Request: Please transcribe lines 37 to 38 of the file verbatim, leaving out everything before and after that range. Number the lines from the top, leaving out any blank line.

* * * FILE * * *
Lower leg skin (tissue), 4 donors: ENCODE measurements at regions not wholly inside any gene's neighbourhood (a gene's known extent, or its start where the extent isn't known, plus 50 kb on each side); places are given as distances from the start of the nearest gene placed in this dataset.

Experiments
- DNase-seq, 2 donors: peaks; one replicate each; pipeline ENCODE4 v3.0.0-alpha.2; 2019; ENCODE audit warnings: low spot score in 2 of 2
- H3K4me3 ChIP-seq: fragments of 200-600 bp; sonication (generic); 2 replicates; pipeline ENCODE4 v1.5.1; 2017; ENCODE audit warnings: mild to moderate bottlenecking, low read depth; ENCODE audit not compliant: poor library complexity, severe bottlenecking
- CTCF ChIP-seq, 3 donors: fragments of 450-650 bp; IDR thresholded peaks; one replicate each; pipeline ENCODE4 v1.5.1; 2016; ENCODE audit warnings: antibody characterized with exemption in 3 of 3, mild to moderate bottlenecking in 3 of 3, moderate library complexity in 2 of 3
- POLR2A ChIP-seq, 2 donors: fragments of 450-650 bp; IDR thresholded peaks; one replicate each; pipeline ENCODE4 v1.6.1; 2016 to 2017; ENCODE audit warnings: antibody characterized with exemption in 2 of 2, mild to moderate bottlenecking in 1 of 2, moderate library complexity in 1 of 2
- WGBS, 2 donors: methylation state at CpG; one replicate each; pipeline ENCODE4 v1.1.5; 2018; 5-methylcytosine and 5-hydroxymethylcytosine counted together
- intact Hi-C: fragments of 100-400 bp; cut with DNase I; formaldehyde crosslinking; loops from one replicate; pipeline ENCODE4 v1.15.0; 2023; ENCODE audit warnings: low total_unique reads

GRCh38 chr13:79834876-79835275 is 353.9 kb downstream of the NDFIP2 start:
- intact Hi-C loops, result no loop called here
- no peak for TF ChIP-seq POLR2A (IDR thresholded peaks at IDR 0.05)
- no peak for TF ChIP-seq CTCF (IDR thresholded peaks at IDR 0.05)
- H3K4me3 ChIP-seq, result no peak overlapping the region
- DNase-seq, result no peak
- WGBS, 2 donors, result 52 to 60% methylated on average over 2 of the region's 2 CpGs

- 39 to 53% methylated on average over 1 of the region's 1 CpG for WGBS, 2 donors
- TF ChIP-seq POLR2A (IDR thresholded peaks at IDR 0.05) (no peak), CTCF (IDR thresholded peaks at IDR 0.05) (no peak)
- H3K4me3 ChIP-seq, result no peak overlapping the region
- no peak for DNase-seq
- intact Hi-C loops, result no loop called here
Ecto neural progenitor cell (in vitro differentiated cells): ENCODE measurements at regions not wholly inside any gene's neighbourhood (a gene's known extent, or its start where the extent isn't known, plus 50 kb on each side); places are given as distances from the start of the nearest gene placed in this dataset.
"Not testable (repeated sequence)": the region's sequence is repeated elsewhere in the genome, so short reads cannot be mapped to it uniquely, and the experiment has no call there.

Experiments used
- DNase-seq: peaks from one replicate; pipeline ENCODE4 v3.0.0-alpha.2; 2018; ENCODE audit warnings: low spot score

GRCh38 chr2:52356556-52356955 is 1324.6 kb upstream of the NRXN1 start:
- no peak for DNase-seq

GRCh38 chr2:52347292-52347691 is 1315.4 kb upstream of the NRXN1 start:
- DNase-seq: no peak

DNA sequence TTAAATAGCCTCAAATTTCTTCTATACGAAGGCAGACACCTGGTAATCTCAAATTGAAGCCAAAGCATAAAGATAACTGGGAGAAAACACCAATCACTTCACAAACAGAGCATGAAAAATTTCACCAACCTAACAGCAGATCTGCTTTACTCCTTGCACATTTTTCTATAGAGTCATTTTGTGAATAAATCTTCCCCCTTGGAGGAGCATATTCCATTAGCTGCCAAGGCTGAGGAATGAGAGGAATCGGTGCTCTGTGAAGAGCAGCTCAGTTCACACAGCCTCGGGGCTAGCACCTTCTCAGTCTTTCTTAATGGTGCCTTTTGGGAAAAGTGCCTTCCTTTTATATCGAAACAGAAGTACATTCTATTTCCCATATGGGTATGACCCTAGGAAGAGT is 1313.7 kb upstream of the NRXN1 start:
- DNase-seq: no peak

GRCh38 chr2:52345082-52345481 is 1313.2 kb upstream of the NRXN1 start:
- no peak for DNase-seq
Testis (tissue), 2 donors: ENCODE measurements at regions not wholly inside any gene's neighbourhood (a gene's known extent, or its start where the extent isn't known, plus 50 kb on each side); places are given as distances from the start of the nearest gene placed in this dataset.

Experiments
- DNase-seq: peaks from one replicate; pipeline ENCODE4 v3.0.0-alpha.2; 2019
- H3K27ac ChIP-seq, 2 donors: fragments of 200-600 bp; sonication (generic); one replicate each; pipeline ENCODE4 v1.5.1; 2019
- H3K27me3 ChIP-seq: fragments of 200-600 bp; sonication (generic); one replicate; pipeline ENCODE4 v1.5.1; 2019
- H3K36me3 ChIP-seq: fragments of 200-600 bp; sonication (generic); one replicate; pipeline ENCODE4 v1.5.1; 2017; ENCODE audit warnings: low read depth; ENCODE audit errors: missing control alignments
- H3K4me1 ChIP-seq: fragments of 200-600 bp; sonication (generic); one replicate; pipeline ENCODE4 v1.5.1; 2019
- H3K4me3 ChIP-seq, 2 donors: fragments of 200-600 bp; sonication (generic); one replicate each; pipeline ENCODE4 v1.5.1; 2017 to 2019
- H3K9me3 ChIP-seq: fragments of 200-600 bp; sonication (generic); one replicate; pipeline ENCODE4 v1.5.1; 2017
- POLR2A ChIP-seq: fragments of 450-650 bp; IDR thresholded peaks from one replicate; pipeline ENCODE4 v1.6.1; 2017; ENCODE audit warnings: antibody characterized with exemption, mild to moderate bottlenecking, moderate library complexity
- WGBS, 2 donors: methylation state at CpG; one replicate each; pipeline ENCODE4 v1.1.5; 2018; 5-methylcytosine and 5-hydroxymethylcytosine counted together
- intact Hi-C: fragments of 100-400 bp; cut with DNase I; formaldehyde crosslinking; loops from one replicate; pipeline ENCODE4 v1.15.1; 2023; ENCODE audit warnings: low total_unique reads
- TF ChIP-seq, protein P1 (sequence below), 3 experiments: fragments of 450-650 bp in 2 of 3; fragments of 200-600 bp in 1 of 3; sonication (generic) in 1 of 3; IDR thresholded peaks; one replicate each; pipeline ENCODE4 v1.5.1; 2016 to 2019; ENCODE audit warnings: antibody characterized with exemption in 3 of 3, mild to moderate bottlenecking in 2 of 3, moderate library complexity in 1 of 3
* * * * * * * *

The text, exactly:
- H3K27me3 ChIP-seq: fragments of 200-600 bp; sonication (generic); one replicate; pipeline ENCODE4 v1.5.1; 2019
- H3K36me3 ChIP-seq: fragments of 200-600 bp; sonication (generic); one replicate; pipeline ENCODE4 v1.5.1; 2017; ENCODE audit warnings: low read depth; ENCODE audit errors: missing control alignments